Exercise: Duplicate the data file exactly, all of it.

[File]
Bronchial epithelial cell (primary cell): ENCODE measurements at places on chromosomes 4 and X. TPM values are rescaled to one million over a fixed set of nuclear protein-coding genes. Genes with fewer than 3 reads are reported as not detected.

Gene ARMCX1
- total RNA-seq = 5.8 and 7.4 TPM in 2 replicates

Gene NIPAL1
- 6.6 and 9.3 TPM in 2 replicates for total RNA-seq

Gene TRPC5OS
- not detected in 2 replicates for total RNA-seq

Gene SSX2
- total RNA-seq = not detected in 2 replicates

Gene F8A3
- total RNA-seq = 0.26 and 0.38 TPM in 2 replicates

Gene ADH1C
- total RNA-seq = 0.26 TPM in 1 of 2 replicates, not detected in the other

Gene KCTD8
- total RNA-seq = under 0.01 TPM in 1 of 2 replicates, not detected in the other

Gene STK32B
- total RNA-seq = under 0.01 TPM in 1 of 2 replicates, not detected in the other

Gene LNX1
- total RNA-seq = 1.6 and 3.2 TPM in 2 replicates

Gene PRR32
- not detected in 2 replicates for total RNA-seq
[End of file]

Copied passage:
Bronchial epithelial cell (primary cell): ENCODE measurements at places on chromosomes 4 and X. TPM values are rescaled to one million over a fixed set of nuclear protein-coding genes. Genes with fewer than 3 reads are reported as not detected.

Gene ARMCX1
- total RNA-seq = 5.8 and 7.4 TPM in 2 replicates

Gene NIPAL1
- 6.6 and 9.3 TPM in 2 replicates for total RNA-seq

Gene TRPC5OS
- not detected in 2 replicates for total RNA-seq

Gene SSX2
- total RNA-seq = not detected in 2 replicates

Gene F8A3
- total RNA-seq = 0.26 and 0.38 TPM in 2 replicates

Gene ADH1C
- total RNA-seq = 0.26 TPM in 1 of 2 replicates, not detected in the other

Gene KCTD8
- total RNA-seq = under 0.01 TPM in 1 of 2 replicates, not detected in the other

Gene STK32B
- total RNA-seq = under 0.01 TPM in 1 of 2 replicates, not detected in the other

Gene LNX1
- total RNA-seq = 1.6 and 3.2 TPM in 2 replicates

Gene PRR32
- not detected in 2 replicates for total RNA-seq